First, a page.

Auriculoventricular rhythm, a condition in which the A-V node assumes rhythmicity independent of the sinus node, is due to one of two causes; depressed irritability of the sinus node or enhanced irritability of the A-V node. Experimentally both types have been produced, the former by tying off (Engelmann1), injuring (Hering2), or cooling (Ganter and Zahn3) the sinus node, the latter by stimulating the A-V node either directly (Lohmann4) or through the left accelerator (Hering;5 Rothberger and Winterberg6). Meek and Eyster7 reviewed and extended the experimental work. By means of electrodes connected with a string galvanometer and applied direct to the heart they obtained evidence that in A-V rhythm the electrical activity originates in the A-V node.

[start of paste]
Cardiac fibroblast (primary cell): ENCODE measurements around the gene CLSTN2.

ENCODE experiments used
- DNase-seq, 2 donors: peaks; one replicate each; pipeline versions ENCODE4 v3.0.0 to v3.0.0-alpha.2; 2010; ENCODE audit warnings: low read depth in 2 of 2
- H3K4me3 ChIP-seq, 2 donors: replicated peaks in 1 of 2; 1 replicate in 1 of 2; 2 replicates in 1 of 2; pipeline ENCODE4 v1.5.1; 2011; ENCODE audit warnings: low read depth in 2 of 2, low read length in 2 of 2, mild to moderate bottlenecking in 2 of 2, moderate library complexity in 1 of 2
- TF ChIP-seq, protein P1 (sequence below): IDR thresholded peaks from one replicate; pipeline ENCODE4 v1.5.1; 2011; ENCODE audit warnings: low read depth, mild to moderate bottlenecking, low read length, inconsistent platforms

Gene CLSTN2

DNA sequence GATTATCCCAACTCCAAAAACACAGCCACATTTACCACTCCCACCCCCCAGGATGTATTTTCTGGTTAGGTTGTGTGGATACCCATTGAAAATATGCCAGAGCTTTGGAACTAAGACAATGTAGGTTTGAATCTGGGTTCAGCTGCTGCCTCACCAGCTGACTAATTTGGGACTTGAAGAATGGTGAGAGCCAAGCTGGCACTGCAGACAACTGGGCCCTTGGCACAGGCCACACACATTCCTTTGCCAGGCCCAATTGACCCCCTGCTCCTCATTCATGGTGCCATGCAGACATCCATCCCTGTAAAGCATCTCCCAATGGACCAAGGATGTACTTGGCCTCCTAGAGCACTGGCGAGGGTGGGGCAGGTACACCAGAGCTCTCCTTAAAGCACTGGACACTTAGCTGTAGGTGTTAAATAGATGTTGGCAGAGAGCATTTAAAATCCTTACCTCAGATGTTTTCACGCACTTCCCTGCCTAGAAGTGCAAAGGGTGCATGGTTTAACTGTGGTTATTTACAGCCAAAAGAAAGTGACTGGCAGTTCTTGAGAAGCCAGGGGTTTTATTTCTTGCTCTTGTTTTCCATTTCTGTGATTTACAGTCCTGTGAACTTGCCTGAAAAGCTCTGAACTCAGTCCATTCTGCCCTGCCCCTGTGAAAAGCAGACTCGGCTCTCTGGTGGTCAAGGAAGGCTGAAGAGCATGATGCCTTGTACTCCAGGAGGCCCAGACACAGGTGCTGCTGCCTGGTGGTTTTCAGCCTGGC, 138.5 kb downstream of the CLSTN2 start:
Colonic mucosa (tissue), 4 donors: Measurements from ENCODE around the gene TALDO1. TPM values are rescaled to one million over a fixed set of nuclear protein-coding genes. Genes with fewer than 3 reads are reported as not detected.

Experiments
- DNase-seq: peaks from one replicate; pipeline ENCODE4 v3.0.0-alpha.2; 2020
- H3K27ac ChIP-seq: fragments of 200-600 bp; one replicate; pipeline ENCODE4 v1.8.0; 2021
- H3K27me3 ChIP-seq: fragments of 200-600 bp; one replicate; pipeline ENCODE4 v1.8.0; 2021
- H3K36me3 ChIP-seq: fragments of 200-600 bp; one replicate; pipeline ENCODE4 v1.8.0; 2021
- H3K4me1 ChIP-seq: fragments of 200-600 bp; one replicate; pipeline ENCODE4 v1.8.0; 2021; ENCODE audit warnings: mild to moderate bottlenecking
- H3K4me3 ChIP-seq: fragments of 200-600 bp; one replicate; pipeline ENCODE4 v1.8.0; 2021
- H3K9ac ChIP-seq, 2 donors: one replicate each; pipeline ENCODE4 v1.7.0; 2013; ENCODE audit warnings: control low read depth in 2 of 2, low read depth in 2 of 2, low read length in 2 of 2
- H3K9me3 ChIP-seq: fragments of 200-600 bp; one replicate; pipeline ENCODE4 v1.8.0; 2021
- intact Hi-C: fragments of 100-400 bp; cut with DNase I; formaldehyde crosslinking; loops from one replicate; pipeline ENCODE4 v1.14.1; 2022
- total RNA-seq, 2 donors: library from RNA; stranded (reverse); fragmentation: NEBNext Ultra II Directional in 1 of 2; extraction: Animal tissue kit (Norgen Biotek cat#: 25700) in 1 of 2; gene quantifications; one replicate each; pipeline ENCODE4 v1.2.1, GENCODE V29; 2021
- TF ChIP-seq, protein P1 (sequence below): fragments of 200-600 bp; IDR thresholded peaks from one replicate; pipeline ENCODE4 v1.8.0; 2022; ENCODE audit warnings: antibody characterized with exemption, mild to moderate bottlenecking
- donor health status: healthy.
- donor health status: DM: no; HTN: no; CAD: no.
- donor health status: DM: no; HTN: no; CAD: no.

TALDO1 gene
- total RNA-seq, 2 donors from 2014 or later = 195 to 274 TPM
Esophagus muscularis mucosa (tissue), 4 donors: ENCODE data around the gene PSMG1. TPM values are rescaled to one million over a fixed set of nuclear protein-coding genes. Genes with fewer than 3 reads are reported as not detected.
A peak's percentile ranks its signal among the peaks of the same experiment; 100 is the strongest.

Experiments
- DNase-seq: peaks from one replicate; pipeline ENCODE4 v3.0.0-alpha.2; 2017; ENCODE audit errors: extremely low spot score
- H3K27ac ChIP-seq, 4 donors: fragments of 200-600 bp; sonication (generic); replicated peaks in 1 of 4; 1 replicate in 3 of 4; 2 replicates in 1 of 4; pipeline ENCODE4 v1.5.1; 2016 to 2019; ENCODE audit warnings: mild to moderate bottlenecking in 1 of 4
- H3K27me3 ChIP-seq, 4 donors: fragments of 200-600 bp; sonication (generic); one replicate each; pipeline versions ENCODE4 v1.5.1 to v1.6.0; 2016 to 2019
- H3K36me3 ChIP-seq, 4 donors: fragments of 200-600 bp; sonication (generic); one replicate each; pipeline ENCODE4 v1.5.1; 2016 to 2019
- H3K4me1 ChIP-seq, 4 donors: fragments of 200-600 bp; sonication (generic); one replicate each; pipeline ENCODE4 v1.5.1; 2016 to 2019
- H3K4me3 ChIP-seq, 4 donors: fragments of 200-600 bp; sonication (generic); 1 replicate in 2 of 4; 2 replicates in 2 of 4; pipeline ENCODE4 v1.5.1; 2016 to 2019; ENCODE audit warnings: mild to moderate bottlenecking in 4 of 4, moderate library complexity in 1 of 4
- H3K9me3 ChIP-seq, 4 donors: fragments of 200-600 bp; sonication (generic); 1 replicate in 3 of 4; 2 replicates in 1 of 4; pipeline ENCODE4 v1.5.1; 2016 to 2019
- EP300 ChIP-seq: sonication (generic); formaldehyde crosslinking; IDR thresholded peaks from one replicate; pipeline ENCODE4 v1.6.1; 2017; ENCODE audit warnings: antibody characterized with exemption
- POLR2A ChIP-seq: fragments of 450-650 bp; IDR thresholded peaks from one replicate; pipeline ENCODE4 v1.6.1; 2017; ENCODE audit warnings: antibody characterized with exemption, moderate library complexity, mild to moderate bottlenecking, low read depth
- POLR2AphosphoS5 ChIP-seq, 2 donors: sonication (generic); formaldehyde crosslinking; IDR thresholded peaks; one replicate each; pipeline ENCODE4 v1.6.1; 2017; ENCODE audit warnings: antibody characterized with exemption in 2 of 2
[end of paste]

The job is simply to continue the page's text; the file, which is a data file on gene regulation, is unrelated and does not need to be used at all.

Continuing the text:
Clinically, both types of the A-V rhythm have been observed, the type in which the irritability of the sinus node is depressed, characterized by a slow rhythm, and the type in which the irritability